Outline and Evaluate Evolutionary Explanations of Eating Behaviour
The evolutionary explanation uses the Environment od Evolutionary Adaption (EEA) as a model to explain eating behaviours and food preferences today. The EEA is the original environment humans lived in, over 20000 years ago. In this environment, psychologists believe humans had a preference for fatty organs such as the brain or liver, there is some evidence to support the idea of humans evolving to eat meant through the shape of teeth in prehistoric skulls which became sharper and more adapted to tearing. Milton claims that this was adaptive, because the fatty food contained lots of nutrients and protein for growth which allowed our brains to grow and develop sophisticated cognitive function. The evolutionary approach also uses the EEA to explain taste aversion in humans; rats are difficult to poison because they have evolved to be Bait Shy which means they only taste a small bit of new food and if it makes them ill they avoid. The same is seen in humans who naturally avoid smelly or sour food which is beneficial because it is often an indicator of poison.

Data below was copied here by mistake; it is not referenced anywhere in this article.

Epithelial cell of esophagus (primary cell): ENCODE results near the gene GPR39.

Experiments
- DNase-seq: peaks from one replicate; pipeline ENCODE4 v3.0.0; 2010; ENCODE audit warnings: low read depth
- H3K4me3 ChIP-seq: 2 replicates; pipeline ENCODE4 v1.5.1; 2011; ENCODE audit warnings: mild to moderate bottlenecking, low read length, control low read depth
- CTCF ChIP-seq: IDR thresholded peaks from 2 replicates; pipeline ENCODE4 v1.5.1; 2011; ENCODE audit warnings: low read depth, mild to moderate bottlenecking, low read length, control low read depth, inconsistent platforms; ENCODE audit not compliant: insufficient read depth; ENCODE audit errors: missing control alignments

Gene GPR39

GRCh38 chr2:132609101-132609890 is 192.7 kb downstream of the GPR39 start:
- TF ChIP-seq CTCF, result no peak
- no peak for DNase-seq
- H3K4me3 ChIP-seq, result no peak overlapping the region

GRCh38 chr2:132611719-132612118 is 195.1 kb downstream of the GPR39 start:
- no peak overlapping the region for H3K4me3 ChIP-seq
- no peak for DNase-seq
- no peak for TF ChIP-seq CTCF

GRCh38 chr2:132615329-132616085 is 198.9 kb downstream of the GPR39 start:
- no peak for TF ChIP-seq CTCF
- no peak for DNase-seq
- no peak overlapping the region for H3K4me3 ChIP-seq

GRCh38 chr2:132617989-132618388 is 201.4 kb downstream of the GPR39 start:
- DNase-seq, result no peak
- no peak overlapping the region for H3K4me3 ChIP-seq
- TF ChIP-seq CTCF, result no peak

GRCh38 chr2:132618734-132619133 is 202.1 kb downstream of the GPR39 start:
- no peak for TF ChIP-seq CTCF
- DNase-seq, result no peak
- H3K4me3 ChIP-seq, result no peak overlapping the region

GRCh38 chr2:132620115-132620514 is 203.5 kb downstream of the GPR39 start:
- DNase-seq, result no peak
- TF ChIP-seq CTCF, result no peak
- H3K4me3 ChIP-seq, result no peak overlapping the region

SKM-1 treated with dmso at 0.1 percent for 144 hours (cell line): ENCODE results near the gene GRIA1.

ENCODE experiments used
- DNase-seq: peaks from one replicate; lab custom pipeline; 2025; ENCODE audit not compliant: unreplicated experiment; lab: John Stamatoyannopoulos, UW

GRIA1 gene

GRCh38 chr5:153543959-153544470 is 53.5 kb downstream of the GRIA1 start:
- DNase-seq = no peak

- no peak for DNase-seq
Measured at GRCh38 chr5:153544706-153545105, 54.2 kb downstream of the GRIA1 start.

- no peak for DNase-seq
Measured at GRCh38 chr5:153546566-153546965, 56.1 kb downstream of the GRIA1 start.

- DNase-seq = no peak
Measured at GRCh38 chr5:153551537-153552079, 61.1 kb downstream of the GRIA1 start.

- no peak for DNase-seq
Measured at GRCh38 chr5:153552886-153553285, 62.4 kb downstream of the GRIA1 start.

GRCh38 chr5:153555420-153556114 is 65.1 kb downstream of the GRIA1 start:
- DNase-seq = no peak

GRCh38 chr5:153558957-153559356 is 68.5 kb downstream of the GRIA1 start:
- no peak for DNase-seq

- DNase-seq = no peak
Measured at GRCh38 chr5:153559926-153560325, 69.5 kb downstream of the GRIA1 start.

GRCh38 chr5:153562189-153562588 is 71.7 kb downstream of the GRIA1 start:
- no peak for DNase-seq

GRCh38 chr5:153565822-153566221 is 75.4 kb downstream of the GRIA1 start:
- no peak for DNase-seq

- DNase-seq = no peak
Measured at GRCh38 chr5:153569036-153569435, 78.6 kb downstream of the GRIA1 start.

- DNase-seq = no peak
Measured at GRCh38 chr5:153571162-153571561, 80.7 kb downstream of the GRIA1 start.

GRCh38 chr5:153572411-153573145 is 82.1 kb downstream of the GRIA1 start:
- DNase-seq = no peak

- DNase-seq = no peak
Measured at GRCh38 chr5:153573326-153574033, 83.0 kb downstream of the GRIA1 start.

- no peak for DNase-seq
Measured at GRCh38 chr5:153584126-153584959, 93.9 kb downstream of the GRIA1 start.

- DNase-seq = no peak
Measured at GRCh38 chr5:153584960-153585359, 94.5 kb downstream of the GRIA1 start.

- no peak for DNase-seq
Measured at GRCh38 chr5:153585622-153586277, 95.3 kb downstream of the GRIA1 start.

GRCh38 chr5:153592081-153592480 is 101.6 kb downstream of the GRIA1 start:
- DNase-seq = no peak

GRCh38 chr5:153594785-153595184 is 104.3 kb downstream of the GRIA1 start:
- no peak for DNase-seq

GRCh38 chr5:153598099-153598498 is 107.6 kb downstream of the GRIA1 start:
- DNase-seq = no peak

The evolutionary explanation of taste aversion is supported by Garcia et al. They found that rats who were given a distinct flavour before suffering radiation poisoning avoided the food after becoming ill. This is adaptive, because it means that the rats who eat a small amount of poison do not get ill, therefore survive. This is an evolutionary advantage, because those who do not have Bait Shyness are most likely to die from eating bad foods. This supports the evolutionary explanation, and explains why humans have evolved no to like certain foods which are sour.